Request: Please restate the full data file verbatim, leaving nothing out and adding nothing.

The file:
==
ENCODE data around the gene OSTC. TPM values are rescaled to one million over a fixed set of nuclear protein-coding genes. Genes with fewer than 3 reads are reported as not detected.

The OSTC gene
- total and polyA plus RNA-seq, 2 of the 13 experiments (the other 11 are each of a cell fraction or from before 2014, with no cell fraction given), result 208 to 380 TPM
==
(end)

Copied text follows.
ENCODE data around the gene OSTC. TPM values are rescaled to one million over a fixed set of nuclear protein-coding genes. Genes with fewer than 3 reads are reported as not detected.

The OSTC gene
- total and polyA plus RNA-seq, 2 of the 13 experiments (the other 11 are each of a cell fraction or from before 2014, with no cell fraction given), result 208 to 380 TPM